It is fascinating to me how a man who was considered a “nobody” to this country a month ago became the central figure of a movement that has held American cities hostage for several days. Only God can do that! Like George Floyd, Black people have been considered “the nobodies of society” for 465 years. The knee on our neck is economic, spiritual, educational, cultural and political. George Floyd is a sign that we are more critical than you think we are. Our time is now!

Our liberation is not dependent upon how white people see Black people. Our liberation is dependent upon how Black people see Black people. We must first see ourselves as justified and made equal to all mankind. Now is the time to mobilize for independence. Dr. King said that he feared that he’d integrated our people into a “burning house.” His fears were warranted. The house is (literally) on fire.

Waste no time trying to gather buckets of water to put out the fire. It is time to go to work on building our own house. Protests are fine, but if we put more energy into what we are “against” than we put into what we are “for,” we will end up working for what we are against and working against what we are for. We must have a clear agenda. We must unify and organize our forces like never before around that agenda. Seize the time!

Young & Black: Checking my activism

Mya Billingsley (Generation Z) – Activist, Howard University junior Fashion Design major

Seven years ago, the murder of Trayvon Martin shook the entire United States by its core. Now, today, more than ever, the Black Lives Matter movement is pushing full force ahead.

Social media has become an important factor in our everyday lives, prompting celebrities and big businesses to use their platform to speak on the atrocities happening in our country right now. Corporations are succumbing to the pressures of their customers and some are announcing that they are standing in solidarity with protesters and the movement, while others take a more subtle approach.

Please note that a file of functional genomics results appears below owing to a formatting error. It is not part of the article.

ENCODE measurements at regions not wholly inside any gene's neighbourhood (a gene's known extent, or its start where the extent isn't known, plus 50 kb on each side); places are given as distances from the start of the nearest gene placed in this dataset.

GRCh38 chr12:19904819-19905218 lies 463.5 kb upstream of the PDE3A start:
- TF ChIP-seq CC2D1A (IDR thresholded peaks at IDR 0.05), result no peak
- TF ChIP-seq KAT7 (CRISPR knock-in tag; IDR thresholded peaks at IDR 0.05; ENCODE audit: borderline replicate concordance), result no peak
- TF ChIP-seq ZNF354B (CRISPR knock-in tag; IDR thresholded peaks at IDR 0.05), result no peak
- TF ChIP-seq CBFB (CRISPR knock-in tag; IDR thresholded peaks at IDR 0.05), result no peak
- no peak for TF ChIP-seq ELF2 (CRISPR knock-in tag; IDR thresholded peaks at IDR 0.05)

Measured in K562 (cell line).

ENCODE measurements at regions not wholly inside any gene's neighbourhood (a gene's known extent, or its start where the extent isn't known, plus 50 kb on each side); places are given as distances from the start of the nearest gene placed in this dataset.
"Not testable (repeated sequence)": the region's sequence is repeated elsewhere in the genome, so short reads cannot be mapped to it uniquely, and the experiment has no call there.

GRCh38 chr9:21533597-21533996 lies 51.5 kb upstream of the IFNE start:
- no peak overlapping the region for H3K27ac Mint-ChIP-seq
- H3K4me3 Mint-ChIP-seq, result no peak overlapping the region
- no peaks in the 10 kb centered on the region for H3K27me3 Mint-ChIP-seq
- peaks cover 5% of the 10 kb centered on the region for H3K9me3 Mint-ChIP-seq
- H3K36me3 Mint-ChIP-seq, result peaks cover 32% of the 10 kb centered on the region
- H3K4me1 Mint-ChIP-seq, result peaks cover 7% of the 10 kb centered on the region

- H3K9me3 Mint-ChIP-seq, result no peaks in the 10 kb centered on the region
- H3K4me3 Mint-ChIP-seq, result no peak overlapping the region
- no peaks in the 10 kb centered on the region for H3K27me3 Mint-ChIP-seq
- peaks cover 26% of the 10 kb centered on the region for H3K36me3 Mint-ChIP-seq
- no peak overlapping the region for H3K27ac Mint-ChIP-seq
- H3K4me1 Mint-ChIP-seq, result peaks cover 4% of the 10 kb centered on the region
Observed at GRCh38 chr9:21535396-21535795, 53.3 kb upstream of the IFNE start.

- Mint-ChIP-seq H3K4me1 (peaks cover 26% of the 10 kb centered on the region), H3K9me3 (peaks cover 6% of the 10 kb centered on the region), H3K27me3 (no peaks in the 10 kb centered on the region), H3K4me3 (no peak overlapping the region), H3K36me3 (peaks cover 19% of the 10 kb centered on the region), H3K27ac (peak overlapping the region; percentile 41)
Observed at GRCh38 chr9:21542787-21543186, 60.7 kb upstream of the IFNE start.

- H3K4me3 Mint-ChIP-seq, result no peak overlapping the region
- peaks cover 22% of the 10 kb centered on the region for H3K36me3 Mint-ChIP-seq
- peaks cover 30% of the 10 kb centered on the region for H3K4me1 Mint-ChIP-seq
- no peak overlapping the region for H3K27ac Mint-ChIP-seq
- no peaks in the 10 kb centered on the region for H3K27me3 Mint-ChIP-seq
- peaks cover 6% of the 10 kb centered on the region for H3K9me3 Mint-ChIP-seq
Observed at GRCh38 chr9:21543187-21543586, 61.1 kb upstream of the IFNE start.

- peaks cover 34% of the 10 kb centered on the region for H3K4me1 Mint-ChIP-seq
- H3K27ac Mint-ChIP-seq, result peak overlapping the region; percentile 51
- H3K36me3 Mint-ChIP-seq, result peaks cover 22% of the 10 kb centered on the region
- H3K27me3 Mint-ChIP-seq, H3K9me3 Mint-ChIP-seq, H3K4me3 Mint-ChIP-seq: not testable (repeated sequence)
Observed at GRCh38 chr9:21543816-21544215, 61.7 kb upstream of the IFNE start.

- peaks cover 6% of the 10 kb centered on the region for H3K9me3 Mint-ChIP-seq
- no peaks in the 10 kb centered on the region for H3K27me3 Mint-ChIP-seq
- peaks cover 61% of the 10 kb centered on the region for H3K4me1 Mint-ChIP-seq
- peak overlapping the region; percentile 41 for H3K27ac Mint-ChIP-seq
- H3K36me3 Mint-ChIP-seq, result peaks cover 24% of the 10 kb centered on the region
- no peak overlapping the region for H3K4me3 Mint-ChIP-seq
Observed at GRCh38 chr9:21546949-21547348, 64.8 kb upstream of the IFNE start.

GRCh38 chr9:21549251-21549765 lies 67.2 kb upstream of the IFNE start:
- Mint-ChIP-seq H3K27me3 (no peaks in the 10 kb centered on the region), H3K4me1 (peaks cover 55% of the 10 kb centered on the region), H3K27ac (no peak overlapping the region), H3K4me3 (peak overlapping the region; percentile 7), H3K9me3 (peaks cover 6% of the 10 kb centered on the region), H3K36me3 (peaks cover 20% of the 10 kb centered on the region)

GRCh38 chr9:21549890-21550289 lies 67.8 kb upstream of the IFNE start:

This made me start thinking about activism and how we use our voices. Understanding performative activism is key to understanding why some people are speaking up at all. When I went to a recent protest, I kept having the urge to pull out my phone and record what was happening, take photos of myself with my sign, and other acts to “prove” I was there fighting for a cause. I noticed the same thing from people around me. Everyone was glued to their phones! The protest was still strong, and it was obvious the majority of people were there for the same reason I was, to be the change we wanted to see. But therein lies the problem. I thought I was the change. In theory, I am. But only collectively as a movement.

There was nothing wrong with taking those photos, videos, or posting them to social media. It is the era in which we live, and we were simply just spreading awareness. But on June 2, 2020 my timelines went black with the same dark screen post that supported the #BlackoutTuesday hashtag. This is when I had to take the time to reevaluate myself and my peers. I spoke with a few people on why they had even posted the black screen.

They soon realized that their posts were drowning out things posted by people in actual need of aid and with actual information on the protests. That they weren’t helping the movement, rather silencing it. This is performative activism, a brainless post because your friends or your peers are posting or posting about the BLM movement because it will get you more likes. It is great to know that you are spreading awareness but if you’re not doing it in an educational and effective way, there is no point.